Reconnecting America and the Community Transportation Association of America (CTAA) examine how smaller communities and rural regions are using transit and other mobility investments to revitalize their economies and connect residents to local and regional opportunities.
This study by the Center for Transit-Oriented Development shows that demographics and other trends will cause the potential demand for compact housing near transit to more than double by 2025. This means that more than 14.6 million households will be looking to rent or buy near transit, and meeting this demand would require building 2,100 residential units near each of the 3,971 stations in the U.S. today. The study was conducted for the Federal Transit Administration and ranks metro regions according to the development potential.
This paper assesses the progress of transit-oriented development in four metropolitan regions – Atlanta, the Bay Area, Chicago and Denver. The shared "lessons learned" include the following: early planning is essential; upfront work on zoning, parking and codes can entice the market; and the planning and entitlements process needs to be made more developer-friendly. One conclusion is that TOD represents a paradigm shift toward a more integrated and interdisciplinary way of solving problems.
The New Transit Town brings together experts in planning, transportation, and sustainable design to examine the first generation of TOD projects and derive lessons for the next generation. Topics include a typology of projects appropriate for different contexts and scales; the planning, policy and regulatory framework of "successful" projects; obstacles to financing and strategies for overcoming those obstacles; issues surrounding traffic and parking; the roles of all the actors involved and the resources available to them; and performance measures that can be used to evaluate outcomes. There are case studies of Arlington, Virginia (the Rosslyn-Ballston Corridor); Dallas (Mockingbird Station and Addison Circle); Atlanta (Lindbergh Center); San Jose (Ohlone-Chynoweth); and San Diego (Barrio Logan).
In 2002, we examined trends in air service in the United States in the 12 months following the September 11 attacks. We found a steep and continuing drop in air travel, and an overall reduction in the number of flights supplied. Using the industry standard data base, the Official Airline Guide (OAG), we examined air service levels at individual airports, and ranked them by both flights reduced and reduced seat availability within three airport categories: large hub, small and medium hub and non-hub commercial service airports.
A year has passed, and we felt it timely to review our findings from late 2002. Congress has still not completed its efforts to reauthorize the federal transport legislation, although it completed the aviation bill this fall, without, however, addressing the fundamental issues raised in this report.
Many projects that are labeled “transit-oriented” are merely “transit-related” and don’t realize their potential to also be environmentally sustainable and socially just. This paper offers an expanded definition of TOD that focuses primarily on functions and outcomes, such as increased location efficiency and mobility, more housing and shopping choices, and enhanced value recapture and value return. This definition allows for a more nuanced evaluation of projects, and a different view of why so many don’t live up to their potential. The authors also make recommendations on how projects can be improved, focusing on the roles that can be played by the five main actors in the development process. This paper became one of the Urban Center’s ten most popular publications of 2002.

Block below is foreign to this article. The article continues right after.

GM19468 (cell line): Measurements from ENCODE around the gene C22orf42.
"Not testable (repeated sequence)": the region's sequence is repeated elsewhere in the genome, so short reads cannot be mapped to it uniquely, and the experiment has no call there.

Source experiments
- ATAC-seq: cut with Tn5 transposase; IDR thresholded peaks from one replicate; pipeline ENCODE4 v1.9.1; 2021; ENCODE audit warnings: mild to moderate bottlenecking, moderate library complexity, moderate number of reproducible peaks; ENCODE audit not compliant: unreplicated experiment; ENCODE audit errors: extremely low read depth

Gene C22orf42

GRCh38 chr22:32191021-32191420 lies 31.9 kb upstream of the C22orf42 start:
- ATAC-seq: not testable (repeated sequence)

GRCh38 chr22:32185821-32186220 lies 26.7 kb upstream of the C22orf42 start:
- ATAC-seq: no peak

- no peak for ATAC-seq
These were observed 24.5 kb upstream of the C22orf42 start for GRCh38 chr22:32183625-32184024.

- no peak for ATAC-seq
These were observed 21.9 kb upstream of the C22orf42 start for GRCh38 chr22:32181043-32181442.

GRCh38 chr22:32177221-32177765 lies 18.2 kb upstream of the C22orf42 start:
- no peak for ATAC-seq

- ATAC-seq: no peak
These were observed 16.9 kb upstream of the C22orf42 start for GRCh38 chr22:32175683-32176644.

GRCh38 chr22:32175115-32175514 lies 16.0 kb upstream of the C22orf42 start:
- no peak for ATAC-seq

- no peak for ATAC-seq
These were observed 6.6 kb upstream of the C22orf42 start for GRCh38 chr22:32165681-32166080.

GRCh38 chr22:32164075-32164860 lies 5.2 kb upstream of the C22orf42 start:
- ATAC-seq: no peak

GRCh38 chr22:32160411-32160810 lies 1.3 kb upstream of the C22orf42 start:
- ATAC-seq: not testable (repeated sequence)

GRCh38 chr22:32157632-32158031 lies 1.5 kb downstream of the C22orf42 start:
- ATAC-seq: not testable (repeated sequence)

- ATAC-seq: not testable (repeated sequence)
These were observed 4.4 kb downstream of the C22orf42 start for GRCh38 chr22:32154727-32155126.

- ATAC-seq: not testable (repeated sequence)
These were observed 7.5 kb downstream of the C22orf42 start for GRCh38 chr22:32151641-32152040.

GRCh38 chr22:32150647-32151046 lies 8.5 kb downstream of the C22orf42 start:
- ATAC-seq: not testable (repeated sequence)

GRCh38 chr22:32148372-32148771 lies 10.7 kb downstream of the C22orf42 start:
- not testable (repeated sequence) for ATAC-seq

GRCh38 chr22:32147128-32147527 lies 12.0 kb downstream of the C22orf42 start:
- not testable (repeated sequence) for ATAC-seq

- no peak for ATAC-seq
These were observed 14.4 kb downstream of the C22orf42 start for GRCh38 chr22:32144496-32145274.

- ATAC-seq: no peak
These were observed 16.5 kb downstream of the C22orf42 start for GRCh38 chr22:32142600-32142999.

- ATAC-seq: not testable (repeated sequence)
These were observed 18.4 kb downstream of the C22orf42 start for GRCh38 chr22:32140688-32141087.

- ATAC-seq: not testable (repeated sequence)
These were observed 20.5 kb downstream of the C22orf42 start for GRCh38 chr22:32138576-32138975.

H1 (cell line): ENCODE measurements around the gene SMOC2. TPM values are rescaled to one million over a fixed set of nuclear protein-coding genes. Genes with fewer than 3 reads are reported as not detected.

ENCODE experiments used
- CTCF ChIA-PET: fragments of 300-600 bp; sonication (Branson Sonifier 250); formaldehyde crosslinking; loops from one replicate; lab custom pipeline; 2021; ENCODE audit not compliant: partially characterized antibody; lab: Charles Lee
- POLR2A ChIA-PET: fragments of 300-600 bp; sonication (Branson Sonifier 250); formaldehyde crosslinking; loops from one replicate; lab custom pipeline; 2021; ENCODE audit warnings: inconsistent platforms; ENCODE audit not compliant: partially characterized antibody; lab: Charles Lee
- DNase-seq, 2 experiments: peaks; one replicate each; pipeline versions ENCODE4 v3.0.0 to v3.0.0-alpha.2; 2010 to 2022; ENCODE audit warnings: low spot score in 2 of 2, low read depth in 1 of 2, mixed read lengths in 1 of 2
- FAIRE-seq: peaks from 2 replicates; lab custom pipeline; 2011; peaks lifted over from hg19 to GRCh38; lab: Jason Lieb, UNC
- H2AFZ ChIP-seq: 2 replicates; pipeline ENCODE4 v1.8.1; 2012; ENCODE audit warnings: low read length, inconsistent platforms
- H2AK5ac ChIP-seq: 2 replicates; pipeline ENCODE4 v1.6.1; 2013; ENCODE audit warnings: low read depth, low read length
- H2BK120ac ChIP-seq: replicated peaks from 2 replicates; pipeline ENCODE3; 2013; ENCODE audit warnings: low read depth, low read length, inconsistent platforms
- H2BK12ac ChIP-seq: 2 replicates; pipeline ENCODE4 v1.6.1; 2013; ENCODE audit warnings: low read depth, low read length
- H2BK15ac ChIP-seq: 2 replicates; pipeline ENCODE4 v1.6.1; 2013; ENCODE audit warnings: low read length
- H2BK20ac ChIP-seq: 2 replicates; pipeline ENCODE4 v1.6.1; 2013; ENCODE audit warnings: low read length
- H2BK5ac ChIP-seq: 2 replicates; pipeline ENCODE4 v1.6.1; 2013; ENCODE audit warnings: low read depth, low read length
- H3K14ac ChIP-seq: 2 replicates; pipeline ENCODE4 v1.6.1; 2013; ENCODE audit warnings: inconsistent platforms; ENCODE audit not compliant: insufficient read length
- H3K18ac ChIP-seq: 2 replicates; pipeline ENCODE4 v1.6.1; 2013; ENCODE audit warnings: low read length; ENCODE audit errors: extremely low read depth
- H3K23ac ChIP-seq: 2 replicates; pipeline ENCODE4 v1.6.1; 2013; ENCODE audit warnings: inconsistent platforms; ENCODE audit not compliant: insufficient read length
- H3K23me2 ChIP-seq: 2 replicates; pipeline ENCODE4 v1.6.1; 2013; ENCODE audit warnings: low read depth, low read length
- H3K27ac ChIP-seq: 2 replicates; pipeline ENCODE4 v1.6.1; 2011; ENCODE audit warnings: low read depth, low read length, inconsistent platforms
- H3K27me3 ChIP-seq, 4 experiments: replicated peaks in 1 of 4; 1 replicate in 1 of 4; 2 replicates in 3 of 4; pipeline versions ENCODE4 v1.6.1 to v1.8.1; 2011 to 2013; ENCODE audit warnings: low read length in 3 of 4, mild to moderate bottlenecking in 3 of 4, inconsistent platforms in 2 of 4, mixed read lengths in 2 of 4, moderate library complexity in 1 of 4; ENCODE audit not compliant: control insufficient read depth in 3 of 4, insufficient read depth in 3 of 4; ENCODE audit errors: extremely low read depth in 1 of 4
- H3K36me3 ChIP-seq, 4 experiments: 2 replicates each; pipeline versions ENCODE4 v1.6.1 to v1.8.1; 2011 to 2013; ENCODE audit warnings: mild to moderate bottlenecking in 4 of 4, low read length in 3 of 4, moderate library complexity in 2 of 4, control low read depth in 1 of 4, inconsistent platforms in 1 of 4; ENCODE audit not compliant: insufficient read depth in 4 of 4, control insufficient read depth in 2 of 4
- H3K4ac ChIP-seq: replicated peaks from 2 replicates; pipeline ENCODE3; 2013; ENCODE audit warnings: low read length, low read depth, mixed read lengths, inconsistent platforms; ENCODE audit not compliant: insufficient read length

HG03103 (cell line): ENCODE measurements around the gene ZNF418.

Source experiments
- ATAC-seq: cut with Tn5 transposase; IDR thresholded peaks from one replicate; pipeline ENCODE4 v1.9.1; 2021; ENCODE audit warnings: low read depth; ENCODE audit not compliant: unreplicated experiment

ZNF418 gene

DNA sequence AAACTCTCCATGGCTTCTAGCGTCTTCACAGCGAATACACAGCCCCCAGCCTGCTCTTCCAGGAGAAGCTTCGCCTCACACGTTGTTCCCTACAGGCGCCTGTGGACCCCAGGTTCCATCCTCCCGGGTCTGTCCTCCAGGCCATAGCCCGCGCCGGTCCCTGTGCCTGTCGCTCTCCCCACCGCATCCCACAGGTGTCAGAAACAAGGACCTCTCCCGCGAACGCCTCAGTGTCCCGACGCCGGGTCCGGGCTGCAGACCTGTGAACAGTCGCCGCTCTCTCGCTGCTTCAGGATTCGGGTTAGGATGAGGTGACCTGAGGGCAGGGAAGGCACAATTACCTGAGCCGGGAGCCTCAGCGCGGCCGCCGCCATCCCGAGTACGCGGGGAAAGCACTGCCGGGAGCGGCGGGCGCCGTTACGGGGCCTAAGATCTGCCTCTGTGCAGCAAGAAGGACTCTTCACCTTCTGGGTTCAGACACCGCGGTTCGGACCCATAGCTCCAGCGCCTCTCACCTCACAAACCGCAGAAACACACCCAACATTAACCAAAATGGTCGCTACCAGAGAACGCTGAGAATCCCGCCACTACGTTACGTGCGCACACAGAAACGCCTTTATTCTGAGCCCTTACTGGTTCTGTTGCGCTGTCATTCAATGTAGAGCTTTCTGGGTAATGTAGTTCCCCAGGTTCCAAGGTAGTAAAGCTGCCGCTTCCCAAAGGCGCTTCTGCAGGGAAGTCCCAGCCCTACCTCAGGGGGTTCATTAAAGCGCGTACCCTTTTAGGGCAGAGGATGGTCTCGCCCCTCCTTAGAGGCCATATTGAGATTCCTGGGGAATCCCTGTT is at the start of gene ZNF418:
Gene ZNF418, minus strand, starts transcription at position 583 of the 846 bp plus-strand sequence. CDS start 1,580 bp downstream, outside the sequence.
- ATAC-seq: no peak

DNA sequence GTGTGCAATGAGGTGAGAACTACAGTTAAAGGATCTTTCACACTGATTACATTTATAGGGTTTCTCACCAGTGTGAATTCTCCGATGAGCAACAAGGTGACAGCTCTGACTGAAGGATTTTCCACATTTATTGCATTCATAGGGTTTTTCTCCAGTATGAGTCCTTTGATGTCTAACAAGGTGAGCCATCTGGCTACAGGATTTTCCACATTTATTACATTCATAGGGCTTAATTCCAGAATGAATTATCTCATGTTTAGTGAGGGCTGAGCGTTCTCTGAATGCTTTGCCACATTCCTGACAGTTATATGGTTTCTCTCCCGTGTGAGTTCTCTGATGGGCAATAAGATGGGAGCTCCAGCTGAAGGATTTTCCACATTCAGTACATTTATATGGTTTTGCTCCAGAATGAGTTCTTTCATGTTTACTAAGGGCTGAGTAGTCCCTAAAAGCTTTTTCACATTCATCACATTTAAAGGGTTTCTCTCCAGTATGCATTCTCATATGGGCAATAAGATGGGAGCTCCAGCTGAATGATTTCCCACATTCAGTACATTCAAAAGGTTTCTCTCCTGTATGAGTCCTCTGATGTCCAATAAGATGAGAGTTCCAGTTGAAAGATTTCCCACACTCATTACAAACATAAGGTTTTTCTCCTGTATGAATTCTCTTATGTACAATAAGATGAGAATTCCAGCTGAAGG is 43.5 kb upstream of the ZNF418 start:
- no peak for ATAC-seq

This is the first in a series of reports from the Reconnecting America project examining the current crisis in intercity travel in the United States and recommending a more economically stable and integrated system of travel for the country. This first report focuses on the aviation system. Future reports will analyze intercity rail, homeland security issues, and federal policy opportunities. The crisis affecting the aviation industry is profound and will be long lasting unless changes in policy and approach are found in both the public and the private sector. The airlines have responded to their difficult financial situation by attempting to cut costs in labor, equipment and service. The cuts in service are resulting in reduced schedules, convenience and comfort to travelers and reduced accessibility to the national economy for many cities. The crisis threatens to prolong and deepen the financial difficulties being felt in the travel and tourism industry, which is key to metropolitan…
With our new century just starting, this is a good time for communities across the country to reflect on where we are and where we want to be. How do we make our cities places that improve the quality of life? How do we make them places where people interact, share ideas and build a future together?
Urban renewal and city center development for communities of all sizes have become urgent priorities throughout the country, as the disadvantages of suburban sprawl become more and more apparent. ... Revitalized stations and multimodal transportation centers can serve as critcal anchors for urban redevelopment efforts, because a key potential benefit of an urban center location is its accessibility for regional employment and business exchanges.